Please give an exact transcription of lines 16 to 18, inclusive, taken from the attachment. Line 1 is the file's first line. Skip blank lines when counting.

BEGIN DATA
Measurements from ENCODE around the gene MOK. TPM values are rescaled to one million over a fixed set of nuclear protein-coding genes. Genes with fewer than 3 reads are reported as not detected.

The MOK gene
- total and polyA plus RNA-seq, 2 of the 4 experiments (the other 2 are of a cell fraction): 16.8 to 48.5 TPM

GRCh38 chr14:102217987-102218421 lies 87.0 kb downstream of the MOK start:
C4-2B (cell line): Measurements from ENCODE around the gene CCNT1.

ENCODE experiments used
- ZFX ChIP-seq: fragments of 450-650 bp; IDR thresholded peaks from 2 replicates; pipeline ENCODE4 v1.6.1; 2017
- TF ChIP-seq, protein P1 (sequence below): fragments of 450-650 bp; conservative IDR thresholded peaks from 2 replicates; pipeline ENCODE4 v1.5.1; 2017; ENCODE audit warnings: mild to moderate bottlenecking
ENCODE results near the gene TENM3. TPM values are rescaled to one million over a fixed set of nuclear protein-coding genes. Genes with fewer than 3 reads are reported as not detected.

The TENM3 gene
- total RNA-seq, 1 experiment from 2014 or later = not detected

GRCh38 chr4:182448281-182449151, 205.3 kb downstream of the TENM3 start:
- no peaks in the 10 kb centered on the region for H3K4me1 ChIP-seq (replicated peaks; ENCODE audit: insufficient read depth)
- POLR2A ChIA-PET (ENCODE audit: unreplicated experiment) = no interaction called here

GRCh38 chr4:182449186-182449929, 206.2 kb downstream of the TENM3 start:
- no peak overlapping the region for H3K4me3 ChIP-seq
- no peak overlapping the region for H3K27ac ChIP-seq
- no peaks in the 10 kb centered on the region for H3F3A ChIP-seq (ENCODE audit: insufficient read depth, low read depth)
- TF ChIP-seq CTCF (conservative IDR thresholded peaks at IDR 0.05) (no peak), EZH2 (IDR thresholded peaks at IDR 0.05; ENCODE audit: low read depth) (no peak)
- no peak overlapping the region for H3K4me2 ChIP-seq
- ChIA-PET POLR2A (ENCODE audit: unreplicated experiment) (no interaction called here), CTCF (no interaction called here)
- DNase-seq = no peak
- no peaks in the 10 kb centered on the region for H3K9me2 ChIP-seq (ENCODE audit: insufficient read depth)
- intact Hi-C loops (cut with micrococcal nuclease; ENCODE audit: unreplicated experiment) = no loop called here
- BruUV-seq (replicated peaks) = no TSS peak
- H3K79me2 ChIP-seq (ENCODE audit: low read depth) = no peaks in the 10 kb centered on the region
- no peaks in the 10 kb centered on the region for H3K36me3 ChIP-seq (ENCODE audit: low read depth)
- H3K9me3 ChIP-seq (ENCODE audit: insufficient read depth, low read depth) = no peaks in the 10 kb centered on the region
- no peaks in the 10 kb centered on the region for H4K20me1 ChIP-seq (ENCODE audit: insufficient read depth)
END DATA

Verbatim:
- no peak overlapping the region for H3K4me3 ChIP-seq
- no peak overlapping the region for H3K27ac ChIP-seq
- no peaks in the 10 kb centered on the region for H3F3A ChIP-seq (ENCODE audit: insufficient read depth, low read depth)